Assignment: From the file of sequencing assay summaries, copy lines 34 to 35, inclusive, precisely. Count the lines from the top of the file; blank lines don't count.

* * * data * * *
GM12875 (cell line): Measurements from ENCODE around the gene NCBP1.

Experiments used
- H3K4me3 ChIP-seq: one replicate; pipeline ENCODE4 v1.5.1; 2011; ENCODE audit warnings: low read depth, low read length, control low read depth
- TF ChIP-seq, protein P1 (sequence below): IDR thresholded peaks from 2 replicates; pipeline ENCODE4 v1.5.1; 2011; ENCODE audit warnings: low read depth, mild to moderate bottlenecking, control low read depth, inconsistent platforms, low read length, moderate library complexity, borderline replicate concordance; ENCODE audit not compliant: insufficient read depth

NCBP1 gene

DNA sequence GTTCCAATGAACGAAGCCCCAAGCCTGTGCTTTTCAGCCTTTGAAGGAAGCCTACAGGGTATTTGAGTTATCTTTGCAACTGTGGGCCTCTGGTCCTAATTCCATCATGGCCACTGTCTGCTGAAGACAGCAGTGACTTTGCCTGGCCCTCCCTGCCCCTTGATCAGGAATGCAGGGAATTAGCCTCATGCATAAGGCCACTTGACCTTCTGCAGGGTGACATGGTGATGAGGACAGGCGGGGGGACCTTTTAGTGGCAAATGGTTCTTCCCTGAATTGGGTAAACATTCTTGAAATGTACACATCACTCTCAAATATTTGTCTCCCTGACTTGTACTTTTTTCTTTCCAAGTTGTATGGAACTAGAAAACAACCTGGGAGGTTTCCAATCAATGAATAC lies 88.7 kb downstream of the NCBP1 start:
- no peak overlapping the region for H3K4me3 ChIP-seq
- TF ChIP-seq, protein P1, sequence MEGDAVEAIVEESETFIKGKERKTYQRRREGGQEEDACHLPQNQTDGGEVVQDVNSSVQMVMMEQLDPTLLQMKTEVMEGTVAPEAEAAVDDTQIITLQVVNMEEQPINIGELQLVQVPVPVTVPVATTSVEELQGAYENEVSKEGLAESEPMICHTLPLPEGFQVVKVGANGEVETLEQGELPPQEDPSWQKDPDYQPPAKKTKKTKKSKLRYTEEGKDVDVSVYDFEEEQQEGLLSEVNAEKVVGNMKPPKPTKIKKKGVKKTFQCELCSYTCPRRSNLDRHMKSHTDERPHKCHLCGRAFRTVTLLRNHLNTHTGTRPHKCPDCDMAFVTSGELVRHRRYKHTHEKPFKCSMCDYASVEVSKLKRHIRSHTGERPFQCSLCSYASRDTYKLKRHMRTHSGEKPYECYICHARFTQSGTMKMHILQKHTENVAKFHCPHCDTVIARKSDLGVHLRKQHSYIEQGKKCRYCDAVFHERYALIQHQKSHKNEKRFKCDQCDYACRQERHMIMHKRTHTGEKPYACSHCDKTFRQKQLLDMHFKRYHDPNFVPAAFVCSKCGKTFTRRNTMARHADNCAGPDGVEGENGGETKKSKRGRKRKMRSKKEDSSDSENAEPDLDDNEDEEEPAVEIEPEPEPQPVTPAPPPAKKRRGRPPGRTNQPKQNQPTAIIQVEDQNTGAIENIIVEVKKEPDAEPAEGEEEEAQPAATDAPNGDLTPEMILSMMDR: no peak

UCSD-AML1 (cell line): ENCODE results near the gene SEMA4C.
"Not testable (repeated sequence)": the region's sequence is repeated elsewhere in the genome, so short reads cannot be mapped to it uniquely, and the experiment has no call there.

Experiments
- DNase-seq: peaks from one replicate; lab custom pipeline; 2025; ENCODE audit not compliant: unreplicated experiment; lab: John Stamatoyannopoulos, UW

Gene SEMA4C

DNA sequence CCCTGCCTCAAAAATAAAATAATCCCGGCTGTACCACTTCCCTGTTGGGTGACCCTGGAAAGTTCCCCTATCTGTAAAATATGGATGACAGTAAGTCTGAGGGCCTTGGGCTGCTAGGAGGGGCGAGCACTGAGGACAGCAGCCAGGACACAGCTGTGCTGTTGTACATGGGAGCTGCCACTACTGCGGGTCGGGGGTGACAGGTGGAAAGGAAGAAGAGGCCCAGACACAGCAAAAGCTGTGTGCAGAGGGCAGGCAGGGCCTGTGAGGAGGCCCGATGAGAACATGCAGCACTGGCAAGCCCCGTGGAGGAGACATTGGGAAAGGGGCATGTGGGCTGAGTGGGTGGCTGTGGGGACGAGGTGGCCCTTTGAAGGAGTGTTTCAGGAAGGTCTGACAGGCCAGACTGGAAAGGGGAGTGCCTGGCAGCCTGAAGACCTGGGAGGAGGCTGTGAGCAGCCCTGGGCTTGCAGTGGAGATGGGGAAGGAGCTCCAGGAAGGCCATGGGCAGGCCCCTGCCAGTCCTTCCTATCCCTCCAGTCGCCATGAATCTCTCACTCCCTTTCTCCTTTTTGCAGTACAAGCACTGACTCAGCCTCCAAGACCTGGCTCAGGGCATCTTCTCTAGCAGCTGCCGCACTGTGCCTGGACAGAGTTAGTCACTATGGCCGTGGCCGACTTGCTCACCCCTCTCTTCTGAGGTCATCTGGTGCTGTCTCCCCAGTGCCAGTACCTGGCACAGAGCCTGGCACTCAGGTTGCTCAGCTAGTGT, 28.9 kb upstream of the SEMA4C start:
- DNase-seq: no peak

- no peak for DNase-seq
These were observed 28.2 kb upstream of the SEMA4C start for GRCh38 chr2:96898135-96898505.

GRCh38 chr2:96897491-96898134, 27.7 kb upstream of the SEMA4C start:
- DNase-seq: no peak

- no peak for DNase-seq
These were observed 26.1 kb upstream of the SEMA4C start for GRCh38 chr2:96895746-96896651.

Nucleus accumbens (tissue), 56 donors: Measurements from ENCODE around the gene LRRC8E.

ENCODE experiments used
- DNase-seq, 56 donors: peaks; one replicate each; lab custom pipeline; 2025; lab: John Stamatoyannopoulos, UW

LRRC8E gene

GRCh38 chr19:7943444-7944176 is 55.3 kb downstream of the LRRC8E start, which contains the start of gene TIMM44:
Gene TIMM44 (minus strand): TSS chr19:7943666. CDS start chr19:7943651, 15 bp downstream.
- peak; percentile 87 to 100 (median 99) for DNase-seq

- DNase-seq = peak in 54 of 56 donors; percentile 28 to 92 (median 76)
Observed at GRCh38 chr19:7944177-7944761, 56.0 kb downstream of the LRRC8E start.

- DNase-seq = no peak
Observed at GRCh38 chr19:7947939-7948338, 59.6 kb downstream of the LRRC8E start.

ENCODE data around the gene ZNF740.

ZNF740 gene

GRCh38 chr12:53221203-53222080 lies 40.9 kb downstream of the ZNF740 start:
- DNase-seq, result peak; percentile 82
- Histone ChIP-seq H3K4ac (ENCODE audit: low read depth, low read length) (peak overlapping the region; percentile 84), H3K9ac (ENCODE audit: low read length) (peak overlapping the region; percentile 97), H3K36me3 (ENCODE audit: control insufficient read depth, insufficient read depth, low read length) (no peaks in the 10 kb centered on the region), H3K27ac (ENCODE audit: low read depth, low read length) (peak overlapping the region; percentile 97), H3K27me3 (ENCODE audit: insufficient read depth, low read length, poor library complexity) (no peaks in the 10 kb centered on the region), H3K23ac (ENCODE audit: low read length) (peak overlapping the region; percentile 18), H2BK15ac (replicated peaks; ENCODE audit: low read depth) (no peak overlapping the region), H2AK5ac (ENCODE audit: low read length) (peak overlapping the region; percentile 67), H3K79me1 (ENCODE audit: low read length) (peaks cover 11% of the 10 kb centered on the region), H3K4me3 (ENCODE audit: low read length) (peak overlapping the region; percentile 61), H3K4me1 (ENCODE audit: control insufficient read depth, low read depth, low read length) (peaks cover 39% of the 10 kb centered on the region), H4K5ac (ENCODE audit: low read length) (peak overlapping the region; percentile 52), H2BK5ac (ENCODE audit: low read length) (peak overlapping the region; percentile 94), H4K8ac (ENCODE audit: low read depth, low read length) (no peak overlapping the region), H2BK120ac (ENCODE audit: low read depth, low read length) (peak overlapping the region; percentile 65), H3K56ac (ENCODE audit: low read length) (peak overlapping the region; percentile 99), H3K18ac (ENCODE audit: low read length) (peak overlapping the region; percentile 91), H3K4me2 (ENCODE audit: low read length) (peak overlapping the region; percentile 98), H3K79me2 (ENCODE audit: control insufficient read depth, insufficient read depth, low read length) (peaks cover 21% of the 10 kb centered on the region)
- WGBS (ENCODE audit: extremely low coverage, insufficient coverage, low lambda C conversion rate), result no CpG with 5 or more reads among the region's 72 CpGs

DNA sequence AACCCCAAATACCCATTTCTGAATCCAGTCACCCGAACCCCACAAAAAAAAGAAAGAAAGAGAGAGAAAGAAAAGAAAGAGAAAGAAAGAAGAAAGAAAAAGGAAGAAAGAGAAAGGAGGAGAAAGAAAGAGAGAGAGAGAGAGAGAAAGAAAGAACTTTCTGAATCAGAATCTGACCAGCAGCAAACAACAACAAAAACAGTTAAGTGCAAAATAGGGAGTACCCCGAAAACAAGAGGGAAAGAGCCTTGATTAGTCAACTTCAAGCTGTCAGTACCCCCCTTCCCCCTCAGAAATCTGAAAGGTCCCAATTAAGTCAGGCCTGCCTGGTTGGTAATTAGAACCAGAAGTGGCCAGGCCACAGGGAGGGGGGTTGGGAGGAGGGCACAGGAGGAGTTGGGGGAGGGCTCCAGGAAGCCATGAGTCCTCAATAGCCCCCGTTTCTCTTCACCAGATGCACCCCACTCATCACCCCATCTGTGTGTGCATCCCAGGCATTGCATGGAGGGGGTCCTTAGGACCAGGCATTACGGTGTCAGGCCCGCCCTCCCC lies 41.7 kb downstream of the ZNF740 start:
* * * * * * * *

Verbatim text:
ZNF740 gene

GRCh38 chr12:53221203-53222080 lies 40.9 kb downstream of the ZNF740 start: